NEPGA and The Dupont Group

A Conversation with Stacey Abrams

Stacey Abrams, New York Times bestselling author, nonprofit CEO, former Georgia House Democratic Leader and 2018 Democratic nominee for Governor of Georgia, discusses her distinguished career and continuing work on voting rights and social issues.

John F. Kennedy Presidential Library and Museum

Discussion: Building Urgency and Political Will

There are many policy solutions that could have impact, but their viability is challenged by the lack of urgency and broad political will that is needed to get municipal leaders to lead on a crisis that their constituents may not currently feel. How do we sound the alarm and build the support needed to meet our housing challenges head-on?

Next Level Housing Solutions

Can We Bridge the Political Divide? Better Angels Red/Blue Workshop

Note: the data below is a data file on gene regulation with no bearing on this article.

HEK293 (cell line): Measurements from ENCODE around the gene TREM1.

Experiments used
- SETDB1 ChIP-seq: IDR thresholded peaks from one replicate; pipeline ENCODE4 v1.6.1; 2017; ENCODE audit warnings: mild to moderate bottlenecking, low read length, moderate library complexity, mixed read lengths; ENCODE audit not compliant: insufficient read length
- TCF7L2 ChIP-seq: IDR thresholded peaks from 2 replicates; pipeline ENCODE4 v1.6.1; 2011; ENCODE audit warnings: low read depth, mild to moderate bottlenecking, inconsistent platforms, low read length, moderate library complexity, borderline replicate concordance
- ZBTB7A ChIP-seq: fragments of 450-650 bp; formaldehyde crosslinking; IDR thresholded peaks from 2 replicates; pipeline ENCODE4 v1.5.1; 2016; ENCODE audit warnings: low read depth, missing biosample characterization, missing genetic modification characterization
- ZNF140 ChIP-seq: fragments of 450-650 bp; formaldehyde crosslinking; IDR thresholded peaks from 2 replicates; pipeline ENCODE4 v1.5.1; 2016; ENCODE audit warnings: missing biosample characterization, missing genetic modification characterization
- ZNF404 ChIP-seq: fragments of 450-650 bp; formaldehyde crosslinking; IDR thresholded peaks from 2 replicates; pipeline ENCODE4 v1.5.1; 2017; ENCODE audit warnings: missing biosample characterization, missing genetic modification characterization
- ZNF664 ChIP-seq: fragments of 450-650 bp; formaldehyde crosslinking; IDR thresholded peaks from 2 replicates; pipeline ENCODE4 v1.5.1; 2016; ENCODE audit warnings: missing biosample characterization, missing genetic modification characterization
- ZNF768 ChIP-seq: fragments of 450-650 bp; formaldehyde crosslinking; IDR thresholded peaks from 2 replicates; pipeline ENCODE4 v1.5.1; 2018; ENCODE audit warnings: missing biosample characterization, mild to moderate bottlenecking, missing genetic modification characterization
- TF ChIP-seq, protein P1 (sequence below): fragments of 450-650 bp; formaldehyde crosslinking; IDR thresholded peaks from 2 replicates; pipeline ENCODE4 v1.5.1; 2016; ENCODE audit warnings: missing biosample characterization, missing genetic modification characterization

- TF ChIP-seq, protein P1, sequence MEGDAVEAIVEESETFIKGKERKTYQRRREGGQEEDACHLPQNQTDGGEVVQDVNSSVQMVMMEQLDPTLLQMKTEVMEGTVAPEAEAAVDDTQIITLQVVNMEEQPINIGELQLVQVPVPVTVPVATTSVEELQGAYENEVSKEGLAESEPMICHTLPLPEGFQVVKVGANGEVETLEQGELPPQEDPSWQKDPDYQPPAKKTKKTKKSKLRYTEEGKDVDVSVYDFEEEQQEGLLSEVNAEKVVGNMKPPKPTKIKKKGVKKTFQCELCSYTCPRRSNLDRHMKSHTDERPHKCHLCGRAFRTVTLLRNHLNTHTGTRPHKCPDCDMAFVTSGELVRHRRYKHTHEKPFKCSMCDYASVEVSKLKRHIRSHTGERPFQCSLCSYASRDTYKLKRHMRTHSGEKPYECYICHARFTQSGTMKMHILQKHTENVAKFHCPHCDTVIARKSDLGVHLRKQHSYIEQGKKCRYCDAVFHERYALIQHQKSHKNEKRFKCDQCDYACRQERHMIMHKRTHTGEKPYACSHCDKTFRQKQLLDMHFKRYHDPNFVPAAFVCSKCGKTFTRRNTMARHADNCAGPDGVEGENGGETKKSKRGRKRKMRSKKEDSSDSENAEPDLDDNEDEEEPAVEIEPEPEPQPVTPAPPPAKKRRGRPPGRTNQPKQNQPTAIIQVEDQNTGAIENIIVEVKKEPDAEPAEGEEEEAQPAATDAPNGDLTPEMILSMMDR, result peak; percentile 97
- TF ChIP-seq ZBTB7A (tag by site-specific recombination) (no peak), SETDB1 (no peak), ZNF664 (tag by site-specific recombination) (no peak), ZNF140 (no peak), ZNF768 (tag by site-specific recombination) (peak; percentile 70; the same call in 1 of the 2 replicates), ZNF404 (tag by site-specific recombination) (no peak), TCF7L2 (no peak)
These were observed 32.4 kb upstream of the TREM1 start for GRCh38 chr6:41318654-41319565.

Please join us for an intensive workshop that will bring together Republican-leaning and Democratic-leaning citizens for a day of structured conversations, with a focus on listening and reflecting rather than debating and persuading.

Better Angels Red/Blue Workshop

The Constitution: Changes and Challenges in US History

Akhil Amar, professor of law and political science at Yale University, and Eric Foner, professor emeritus of history at Columbia University and author of The Second Founding: How Civil War and Reconstruction Remade the Constitution, discuss constitutional changes and challenges throughout our nation’s history.

John F. Kennedy Presidential Library and Museum

Today’s Headlines


In a first for Massachusetts, Brookline votes to ban oil and gas pipes in new buildings – Boston Globe

Boston Federal Appeals Court Rules Boston College May Suspend Student Accused Of Sexual Assault – WBUR


Housing at Swansea mall site gets green light from residents – Herald-News

Transit touted as key to growth for gateway cities like Worcester – Telegram & Gazette

Crossing guard shortage has Framingham school officials concerned – MetroWest Daily News


As Buttigieg rises, Biden is still the target – The Hill

Judge halts all scheduled federal executions – Politico